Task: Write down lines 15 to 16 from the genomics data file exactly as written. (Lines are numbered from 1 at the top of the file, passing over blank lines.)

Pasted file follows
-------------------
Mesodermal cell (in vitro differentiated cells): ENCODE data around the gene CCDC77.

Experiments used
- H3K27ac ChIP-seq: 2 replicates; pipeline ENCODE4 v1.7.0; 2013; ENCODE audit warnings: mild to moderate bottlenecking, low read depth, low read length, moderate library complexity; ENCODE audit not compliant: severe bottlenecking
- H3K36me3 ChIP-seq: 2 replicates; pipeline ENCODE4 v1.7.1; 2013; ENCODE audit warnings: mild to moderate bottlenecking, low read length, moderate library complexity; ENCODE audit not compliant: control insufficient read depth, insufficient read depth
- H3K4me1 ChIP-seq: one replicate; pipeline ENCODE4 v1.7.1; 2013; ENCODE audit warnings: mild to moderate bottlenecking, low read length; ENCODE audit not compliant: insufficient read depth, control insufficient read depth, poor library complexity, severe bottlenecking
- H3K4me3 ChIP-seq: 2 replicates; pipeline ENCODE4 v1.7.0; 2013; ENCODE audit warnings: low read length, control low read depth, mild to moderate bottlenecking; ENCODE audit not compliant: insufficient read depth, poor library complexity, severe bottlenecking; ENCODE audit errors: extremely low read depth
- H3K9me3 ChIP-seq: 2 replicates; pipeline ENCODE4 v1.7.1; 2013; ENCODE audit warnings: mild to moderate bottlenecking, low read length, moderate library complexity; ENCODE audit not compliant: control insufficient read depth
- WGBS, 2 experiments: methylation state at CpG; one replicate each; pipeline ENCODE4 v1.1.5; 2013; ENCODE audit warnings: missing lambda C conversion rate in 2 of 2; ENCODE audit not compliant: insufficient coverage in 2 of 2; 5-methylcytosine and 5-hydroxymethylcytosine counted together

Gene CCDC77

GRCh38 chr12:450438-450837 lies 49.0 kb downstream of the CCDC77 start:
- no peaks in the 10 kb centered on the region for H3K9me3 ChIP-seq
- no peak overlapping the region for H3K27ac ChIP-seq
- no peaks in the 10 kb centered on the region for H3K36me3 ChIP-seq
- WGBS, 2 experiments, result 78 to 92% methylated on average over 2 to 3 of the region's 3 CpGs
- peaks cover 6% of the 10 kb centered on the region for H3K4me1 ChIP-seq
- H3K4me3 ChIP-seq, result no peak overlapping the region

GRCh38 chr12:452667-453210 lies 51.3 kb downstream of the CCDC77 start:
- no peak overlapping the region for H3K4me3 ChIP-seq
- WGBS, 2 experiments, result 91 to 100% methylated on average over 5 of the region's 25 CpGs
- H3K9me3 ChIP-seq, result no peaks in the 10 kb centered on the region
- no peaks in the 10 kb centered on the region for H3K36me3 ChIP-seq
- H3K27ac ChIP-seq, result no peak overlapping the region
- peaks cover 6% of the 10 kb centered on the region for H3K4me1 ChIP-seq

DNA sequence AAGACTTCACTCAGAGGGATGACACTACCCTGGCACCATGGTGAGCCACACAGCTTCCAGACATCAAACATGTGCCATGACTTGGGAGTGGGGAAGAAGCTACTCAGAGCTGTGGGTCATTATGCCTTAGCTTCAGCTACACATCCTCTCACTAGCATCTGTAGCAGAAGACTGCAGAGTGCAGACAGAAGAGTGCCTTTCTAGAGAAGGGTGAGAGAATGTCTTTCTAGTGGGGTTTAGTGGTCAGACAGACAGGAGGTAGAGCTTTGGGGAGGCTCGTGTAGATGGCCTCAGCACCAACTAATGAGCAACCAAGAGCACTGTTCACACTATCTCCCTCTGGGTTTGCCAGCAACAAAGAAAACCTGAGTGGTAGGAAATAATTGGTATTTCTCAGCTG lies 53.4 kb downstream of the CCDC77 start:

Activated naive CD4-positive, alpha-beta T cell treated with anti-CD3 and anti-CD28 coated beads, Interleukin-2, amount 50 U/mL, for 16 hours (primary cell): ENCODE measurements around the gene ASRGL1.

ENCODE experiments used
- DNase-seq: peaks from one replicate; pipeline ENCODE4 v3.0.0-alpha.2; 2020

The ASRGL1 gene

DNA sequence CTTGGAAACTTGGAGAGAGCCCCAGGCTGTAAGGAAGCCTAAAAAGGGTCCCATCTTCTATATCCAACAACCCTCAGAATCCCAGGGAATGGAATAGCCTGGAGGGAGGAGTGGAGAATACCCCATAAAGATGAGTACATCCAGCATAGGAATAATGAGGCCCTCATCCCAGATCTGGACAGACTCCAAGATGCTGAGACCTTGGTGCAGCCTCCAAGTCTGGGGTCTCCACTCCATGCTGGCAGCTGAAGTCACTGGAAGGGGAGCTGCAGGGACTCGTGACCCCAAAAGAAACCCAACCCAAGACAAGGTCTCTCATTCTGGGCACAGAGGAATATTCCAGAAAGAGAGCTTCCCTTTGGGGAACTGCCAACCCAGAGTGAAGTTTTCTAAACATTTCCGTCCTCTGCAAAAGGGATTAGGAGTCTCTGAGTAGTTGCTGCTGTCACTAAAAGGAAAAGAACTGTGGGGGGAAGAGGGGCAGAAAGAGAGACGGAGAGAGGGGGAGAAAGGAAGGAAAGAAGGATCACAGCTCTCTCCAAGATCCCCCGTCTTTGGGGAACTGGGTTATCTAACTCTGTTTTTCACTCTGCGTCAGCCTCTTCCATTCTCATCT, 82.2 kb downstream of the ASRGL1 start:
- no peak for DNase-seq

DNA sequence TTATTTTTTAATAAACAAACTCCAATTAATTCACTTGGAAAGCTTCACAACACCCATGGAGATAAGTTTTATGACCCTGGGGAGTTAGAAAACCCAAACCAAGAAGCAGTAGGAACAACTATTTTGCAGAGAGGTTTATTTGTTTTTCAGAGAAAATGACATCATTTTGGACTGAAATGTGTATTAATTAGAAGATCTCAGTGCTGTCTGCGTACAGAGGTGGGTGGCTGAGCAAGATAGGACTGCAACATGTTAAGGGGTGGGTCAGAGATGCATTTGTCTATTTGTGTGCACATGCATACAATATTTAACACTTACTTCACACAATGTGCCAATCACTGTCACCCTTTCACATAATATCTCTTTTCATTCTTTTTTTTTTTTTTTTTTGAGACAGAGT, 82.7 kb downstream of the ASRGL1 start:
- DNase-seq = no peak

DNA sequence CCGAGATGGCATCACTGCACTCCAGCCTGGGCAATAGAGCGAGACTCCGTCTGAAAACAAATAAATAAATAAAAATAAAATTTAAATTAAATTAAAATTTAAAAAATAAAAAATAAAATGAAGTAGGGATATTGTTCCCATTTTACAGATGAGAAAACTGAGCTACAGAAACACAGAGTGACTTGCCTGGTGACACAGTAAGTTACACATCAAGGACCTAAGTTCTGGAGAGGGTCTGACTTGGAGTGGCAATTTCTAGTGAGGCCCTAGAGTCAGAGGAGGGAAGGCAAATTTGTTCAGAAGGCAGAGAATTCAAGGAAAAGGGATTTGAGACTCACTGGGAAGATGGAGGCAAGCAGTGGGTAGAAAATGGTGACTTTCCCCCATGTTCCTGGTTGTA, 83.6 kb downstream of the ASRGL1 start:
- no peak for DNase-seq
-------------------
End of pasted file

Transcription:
- peaks cover 6% of the 10 kb centered on the region for H3K4me1 ChIP-seq
- H3K4me3 ChIP-seq, result no peak overlapping the region